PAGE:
The Bell X-2 proved to be the fastest and highest-flying of the "round one" X-planes and the most tragic, with the two X-2s logging only 20 glide and powered flights between them. Nevertheless, Captain Iven C. Kincheloe, Jr., managed to take one of the airplanes to 126,200 feet on 7 September 1956. Twenty days later, Captain Milburn G. Apt was killed during his first X-2 flight after he reached Mach 3.196 (1,701 mph), becoming the first person to fly at three times the speed of sound, albeit briefly.

The first combat type designed from the start as a supersonic fighter—Kartveli's XF-91 "Thunderceptor"—made its maiden flight only 19 months after Yeager's flight. How much the X-1 experience contributed to Alexander Kartveli's design is unknown.   Kartveli continued to design interceptors capable of reaching Mach 3+ speeds as the lead designer at Republic Aircraft. 

Here is a list of all the x-planes. 

X-1

Bell Aircraft
USAF, NACA

January 19, 1946High-speed and high-altitude testing.
First aircraft to break the sound barrier in level flight.
Proved aerodynamic viability of thin wing sections.


X-2 "Starbuster"

Bell Aircraft

USAF

June 27, 1952High-speed and high-altitude testing.
First aircraft to exceed Mach 3.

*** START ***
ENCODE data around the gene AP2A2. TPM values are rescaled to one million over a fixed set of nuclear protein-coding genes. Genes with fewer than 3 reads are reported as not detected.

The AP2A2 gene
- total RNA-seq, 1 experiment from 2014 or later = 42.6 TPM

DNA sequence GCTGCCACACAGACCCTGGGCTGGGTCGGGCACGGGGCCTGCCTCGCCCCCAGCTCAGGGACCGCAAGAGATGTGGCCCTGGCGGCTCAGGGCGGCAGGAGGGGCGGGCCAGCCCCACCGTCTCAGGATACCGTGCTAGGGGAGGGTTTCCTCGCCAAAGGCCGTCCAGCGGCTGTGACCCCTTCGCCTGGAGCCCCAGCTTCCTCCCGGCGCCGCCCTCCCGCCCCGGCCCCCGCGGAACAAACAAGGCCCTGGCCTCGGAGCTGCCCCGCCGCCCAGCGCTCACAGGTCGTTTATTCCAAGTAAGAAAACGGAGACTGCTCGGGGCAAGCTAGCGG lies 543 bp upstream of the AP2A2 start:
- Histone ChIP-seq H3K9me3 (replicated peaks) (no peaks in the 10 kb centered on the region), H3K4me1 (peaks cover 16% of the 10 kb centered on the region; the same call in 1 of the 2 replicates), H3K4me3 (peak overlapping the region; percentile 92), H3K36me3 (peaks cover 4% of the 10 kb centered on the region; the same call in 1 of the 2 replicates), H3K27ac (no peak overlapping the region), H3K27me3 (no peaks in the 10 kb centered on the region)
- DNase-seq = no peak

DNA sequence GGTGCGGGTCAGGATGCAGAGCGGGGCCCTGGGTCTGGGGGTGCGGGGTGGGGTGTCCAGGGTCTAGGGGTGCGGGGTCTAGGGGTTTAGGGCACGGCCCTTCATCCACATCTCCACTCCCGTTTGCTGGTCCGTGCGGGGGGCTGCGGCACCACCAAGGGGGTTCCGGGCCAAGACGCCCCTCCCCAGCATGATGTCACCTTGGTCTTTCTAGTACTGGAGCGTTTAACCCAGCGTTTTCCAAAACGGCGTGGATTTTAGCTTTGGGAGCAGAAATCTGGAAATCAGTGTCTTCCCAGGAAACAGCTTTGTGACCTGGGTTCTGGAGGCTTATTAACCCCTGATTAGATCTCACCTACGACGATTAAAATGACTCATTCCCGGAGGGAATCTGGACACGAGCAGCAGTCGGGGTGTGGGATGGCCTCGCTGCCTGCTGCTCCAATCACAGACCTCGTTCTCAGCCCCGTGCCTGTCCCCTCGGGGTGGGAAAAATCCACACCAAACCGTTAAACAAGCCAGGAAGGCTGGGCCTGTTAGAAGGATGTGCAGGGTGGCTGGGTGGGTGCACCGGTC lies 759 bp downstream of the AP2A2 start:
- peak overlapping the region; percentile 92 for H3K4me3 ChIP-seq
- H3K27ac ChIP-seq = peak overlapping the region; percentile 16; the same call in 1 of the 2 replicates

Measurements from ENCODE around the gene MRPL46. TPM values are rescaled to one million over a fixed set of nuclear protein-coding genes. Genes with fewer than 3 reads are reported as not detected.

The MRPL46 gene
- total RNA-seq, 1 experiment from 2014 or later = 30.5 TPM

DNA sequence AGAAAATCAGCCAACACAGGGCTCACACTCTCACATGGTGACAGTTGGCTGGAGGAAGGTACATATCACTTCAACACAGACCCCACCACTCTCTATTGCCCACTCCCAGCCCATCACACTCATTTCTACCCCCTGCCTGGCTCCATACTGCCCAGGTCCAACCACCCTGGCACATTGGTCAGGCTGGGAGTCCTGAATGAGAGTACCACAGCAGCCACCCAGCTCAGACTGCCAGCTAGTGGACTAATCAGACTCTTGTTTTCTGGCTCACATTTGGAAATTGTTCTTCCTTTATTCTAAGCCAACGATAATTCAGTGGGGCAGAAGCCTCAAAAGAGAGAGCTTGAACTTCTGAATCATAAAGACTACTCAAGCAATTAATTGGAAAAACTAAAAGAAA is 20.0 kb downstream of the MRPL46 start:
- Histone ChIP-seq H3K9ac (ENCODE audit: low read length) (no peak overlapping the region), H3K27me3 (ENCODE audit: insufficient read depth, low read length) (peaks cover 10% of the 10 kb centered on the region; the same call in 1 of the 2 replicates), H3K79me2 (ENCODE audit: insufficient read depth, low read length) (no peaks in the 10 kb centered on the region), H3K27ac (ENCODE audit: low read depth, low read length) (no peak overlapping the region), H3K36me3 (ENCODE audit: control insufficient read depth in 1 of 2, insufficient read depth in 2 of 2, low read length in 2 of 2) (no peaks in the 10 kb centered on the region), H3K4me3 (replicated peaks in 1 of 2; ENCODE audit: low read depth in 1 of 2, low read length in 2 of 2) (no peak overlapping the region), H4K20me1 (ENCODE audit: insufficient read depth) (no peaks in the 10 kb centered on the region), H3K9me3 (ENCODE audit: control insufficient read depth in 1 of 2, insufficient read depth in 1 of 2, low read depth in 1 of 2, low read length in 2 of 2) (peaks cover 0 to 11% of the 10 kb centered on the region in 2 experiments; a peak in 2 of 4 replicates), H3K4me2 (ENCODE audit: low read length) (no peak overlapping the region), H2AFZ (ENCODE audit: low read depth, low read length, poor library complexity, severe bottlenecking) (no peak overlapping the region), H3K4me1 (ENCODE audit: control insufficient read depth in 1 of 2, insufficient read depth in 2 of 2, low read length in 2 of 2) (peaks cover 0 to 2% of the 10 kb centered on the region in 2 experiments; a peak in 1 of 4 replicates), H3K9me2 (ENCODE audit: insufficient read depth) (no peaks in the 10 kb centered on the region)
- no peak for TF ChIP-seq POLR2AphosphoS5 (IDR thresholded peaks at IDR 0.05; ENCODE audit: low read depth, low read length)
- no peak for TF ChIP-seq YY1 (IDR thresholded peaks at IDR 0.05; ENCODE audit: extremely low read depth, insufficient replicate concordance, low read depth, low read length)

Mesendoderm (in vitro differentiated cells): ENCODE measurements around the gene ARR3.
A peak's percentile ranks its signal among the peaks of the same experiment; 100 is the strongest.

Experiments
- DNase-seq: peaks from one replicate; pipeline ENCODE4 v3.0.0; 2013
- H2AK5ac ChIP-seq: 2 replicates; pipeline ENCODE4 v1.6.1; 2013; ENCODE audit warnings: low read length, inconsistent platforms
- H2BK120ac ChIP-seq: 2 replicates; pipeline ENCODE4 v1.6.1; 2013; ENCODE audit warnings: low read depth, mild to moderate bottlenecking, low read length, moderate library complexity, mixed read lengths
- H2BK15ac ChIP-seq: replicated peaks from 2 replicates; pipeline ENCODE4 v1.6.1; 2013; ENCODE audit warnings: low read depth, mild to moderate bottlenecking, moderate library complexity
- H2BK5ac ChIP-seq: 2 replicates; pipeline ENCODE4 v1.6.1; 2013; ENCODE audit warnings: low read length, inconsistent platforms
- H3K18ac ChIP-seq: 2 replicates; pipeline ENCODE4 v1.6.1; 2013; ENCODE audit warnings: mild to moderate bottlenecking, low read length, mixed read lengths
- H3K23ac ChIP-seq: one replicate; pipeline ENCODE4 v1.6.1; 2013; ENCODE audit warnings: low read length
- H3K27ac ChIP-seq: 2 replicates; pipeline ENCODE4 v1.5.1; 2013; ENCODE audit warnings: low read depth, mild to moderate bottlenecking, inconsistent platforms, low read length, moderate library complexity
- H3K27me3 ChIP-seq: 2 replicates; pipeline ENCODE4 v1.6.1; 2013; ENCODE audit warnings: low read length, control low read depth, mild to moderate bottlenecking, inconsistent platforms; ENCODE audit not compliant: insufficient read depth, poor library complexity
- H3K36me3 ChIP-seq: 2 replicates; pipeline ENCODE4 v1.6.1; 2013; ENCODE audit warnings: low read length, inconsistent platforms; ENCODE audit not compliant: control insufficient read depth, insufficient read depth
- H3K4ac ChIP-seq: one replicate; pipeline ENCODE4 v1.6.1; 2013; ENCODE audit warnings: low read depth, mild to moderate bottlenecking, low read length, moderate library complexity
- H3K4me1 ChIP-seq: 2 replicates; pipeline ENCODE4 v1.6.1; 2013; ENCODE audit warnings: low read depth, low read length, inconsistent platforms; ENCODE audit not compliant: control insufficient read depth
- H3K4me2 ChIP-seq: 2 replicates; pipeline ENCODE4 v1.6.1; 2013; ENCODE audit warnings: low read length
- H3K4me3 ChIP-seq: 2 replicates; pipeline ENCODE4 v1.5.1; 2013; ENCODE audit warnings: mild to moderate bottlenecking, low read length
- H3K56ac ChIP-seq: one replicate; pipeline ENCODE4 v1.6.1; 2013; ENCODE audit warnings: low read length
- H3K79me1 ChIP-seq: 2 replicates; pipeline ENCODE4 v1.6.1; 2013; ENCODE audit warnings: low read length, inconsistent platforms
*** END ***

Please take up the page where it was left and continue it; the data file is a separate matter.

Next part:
X-3 Stiletto
USAF, NACA

October 27, 1952

Titanium alloy construction; low aspect ratio wings.
Planned to test long-duration high-speed flight.
Incapable of reaching design speed, but provided insights into inertia coupling.


X-4 Bantam

Northrop
USAF, NACA

December 15, 1948

Evaluated handling characteristics of tailless aircraft in the transonic speed region.


X-5

Bell Aircraft
USAF, NACA

June 20, 1951First aircraft to fly with variable geometry wings.



X-7 "Flying Stove Pipe"

Lockheed
Tri-service

April 1951

High-speed testbed for ramjet engines.


X-8 Aerobee

Aerojet
NACA, USAF, USN

Upper air research vehicle and sounding rocket.


X-9 Shrike

Bell Aircraft
USAF

April 1949

Guidance and propulsion technology testbed.
Assisted development of GAM-63 Rascal missile.


X-10

North American Aviation
USAF

October 13, 1953

Testbed for SM-64 Navajo missile.


X-11 Convair
USAF
June 11, 1957

Testbed for SM-65 Atlas missile.